Upon the deck there stood a tall wooden case, and above the edge of the case rose the heads of two Giraffes. They were…on board the boat…and going…to a traveling menagerie. The Giraffes turned their delicate heads from the one side to the other, as if they were surprised…. The world had suddenly shrunk, changed and closed round them. They could not know or imagine the degradation to which they were sailing. For they were proud and innocent creatures, gentle amblers of the great plains; they had not the least knowledge of captivity, cold, stench, smoke, and mange, nor of the terrible boredom in a world in which nothing is ever happening. Crowds…will be coming in from the wind and sleet of the streets to gaze on the Giraffes, and to realize man’s superiority over the dumb world.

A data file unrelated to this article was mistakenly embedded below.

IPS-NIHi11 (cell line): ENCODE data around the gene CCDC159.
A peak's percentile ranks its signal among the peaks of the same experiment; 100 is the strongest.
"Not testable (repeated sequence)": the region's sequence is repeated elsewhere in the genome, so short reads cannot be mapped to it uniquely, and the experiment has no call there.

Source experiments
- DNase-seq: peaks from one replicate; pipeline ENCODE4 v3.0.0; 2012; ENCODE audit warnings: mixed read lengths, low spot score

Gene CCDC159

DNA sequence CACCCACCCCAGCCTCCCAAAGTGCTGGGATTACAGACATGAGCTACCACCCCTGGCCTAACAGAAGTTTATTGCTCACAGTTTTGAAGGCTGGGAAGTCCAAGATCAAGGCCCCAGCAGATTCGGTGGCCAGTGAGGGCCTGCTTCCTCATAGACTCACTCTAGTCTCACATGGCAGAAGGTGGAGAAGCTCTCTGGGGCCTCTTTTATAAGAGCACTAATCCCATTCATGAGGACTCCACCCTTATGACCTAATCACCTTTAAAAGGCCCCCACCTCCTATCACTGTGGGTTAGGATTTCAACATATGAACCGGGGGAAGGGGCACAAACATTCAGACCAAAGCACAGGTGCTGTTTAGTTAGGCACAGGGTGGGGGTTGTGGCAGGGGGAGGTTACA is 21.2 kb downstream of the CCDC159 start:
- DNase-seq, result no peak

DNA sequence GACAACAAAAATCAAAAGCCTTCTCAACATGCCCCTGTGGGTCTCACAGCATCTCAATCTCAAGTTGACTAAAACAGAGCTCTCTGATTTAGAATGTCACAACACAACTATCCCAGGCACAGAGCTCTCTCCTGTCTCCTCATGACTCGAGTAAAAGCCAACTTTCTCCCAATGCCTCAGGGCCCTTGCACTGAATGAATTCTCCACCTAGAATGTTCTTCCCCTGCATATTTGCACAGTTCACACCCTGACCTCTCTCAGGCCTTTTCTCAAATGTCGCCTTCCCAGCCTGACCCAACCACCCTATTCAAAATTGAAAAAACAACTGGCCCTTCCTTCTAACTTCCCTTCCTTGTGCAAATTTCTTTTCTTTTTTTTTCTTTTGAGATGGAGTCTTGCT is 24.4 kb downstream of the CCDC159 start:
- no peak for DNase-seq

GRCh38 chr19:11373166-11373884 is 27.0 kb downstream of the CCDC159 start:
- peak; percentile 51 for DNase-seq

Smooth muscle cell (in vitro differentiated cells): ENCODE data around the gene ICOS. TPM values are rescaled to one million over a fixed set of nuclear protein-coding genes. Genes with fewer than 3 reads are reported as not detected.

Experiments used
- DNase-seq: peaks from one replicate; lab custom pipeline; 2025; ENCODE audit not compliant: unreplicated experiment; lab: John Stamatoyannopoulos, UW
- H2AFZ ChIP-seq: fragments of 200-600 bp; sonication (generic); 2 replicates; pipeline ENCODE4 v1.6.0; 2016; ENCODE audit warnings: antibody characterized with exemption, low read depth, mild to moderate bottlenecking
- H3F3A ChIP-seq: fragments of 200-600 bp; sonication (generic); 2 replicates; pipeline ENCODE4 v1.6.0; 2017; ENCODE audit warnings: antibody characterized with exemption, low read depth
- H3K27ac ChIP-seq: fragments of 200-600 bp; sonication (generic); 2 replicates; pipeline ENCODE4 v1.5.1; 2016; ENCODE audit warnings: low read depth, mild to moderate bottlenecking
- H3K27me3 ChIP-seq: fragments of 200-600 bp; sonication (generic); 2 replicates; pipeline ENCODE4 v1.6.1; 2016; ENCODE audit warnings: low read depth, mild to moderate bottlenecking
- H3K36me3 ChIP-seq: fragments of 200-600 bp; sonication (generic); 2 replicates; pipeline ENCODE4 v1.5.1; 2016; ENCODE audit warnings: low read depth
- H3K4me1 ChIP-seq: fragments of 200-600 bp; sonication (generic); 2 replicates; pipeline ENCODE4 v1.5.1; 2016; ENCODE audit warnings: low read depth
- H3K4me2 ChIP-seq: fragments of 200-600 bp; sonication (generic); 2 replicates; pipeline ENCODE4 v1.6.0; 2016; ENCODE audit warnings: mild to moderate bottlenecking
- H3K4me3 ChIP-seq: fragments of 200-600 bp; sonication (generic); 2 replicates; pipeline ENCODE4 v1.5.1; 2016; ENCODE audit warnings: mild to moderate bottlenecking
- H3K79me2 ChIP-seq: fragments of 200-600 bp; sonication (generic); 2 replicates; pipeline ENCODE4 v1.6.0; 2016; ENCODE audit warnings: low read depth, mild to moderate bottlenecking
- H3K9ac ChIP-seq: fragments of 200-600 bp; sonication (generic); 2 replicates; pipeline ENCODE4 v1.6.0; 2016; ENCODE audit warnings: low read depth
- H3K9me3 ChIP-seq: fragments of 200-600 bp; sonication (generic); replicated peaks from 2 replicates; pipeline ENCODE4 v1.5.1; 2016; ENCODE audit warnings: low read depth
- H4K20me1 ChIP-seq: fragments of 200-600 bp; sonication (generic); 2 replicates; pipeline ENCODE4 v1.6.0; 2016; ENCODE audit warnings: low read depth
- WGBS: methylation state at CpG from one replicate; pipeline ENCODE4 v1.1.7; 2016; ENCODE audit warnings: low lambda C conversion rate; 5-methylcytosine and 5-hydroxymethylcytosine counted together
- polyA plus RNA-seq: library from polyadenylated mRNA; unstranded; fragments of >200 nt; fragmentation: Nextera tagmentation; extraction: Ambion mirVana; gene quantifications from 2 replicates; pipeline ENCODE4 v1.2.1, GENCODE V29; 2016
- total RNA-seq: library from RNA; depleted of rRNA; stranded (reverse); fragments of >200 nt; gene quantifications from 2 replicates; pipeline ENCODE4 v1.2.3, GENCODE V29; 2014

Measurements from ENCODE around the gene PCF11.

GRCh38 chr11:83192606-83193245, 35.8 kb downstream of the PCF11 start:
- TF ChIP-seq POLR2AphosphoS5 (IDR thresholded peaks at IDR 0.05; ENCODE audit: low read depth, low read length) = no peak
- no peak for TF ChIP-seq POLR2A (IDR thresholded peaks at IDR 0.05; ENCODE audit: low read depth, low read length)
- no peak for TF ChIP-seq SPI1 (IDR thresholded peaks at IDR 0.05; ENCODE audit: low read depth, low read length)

In the long years before them, will the Giraffes sometimes dream of their lost country? Where are they now, where have they gone to, the grass and the thorn trees, the rivers and water-holes and the blue mountains? The high sweet air over the plains has lifted and withdrawn…. As to us, we shall have to find something badly transgressing against us, before we can in decency ask the Giraffes to forgive us our transgression against them.
Isak Dinesen, Out of Africa (New York: Vintage Books, 1989).
Thanks: The Value of Life by Stephen R. Kellert.